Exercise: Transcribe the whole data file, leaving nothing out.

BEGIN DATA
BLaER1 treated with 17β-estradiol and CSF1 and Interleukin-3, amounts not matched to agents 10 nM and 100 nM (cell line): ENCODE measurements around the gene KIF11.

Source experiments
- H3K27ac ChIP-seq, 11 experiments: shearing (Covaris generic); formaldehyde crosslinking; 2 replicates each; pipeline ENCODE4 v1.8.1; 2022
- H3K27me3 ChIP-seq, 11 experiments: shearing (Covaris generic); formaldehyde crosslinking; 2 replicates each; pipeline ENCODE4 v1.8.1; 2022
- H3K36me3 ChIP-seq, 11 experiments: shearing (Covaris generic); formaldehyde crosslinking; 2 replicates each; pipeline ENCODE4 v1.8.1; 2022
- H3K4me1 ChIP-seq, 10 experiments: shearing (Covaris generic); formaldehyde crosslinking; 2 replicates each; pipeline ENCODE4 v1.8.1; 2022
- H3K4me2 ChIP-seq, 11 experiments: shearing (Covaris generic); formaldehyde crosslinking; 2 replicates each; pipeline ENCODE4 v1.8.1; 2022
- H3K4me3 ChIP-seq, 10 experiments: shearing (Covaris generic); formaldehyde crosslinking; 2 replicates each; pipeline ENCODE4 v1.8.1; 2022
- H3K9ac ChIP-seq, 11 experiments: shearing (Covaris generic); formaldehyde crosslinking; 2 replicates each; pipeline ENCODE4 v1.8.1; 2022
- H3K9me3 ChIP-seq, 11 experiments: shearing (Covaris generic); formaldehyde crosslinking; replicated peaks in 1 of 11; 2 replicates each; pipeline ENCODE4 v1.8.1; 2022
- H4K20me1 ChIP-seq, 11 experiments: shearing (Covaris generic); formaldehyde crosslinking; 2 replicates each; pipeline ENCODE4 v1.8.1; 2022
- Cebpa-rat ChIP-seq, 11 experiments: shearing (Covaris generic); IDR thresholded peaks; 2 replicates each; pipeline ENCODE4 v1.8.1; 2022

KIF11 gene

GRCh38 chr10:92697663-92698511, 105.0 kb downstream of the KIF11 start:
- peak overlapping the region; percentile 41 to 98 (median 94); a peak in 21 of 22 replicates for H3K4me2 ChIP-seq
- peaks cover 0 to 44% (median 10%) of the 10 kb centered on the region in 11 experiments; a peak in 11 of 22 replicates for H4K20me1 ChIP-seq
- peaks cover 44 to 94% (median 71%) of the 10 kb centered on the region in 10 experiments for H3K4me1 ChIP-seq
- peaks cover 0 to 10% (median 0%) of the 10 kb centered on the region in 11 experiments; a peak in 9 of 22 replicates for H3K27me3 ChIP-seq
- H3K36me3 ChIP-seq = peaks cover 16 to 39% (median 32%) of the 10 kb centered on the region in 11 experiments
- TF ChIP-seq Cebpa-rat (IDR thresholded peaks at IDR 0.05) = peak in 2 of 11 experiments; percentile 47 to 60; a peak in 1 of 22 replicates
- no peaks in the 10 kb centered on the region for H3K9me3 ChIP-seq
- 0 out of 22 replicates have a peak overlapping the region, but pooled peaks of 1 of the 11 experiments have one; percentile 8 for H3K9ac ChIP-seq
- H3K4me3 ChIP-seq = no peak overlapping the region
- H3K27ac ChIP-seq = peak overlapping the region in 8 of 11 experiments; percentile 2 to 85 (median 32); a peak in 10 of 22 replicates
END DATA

BLaER1 treated with 17β-estradiol and CSF1 and Interleukin-3, amounts not matched to agents 10 nM and 100 nM (cell line): ENCODE measurements around the gene KIF11.

Source experiments
- H3K27ac ChIP-seq, 11 experiments: shearing (Covaris generic); formaldehyde crosslinking; 2 replicates each; pipeline ENCODE4 v1.8.1; 2022
- H3K27me3 ChIP-seq, 11 experiments: shearing (Covaris generic); formaldehyde crosslinking; 2 replicates each; pipeline ENCODE4 v1.8.1; 2022
- H3K36me3 ChIP-seq, 11 experiments: shearing (Covaris generic); formaldehyde crosslinking; 2 replicates each; pipeline ENCODE4 v1.8.1; 2022
- H3K4me1 ChIP-seq, 10 experiments: shearing (Covaris generic); formaldehyde crosslinking; 2 replicates each; pipeline ENCODE4 v1.8.1; 2022
- H3K4me2 ChIP-seq, 11 experiments: shearing (Covaris generic); formaldehyde crosslinking; 2 replicates each; pipeline ENCODE4 v1.8.1; 2022
- H3K4me3 ChIP-seq, 10 experiments: shearing (Covaris generic); formaldehyde crosslinking; 2 replicates each; pipeline ENCODE4 v1.8.1; 2022
- H3K9ac ChIP-seq, 11 experiments: shearing (Covaris generic); formaldehyde crosslinking; 2 replicates each; pipeline ENCODE4 v1.8.1; 2022
- H3K9me3 ChIP-seq, 11 experiments: shearing (Covaris generic); formaldehyde crosslinking; replicated peaks in 1 of 11; 2 replicates each; pipeline ENCODE4 v1.8.1; 2022
- H4K20me1 ChIP-seq, 11 experiments: shearing (Covaris generic); formaldehyde crosslinking; 2 replicates each; pipeline ENCODE4 v1.8.1; 2022
- Cebpa-rat ChIP-seq, 11 experiments: shearing (Covaris generic); IDR thresholded peaks; 2 replicates each; pipeline ENCODE4 v1.8.1; 2022

KIF11 gene

GRCh38 chr10:92697663-92698511, 105.0 kb downstream of the KIF11 start:
- peak overlapping the region; percentile 41 to 98 (median 94); a peak in 21 of 22 replicates for H3K4me2 ChIP-seq
- peaks cover 0 to 44% (median 10%) of the 10 kb centered on the region in 11 experiments; a peak in 11 of 22 replicates for H4K20me1 ChIP-seq
- peaks cover 44 to 94% (median 71%) of the 10 kb centered on the region in 10 experiments for H3K4me1 ChIP-seq
- peaks cover 0 to 10% (median 0%) of the 10 kb centered on the region in 11 experiments; a peak in 9 of 22 replicates for H3K27me3 ChIP-seq
- H3K36me3 ChIP-seq = peaks cover 16 to 39% (median 32%) of the 10 kb centered on the region in 11 experiments
- TF ChIP-seq Cebpa-rat (IDR thresholded peaks at IDR 0.05) = peak in 2 of 11 experiments; percentile 47 to 60; a peak in 1 of 22 replicates
- no peaks in the 10 kb centered on the region for H3K9me3 ChIP-seq
- 0 out of 22 replicates have a peak overlapping the region, but pooled peaks of 1 of the 11 experiments have one; percentile 8 for H3K9ac ChIP-seq
- H3K4me3 ChIP-seq = no peak overlapping the region
- H3K27ac ChIP-seq = peak overlapping the region in 8 of 11 experiments; percentile 2 to 85 (median 32); a peak in 10 of 22 replicates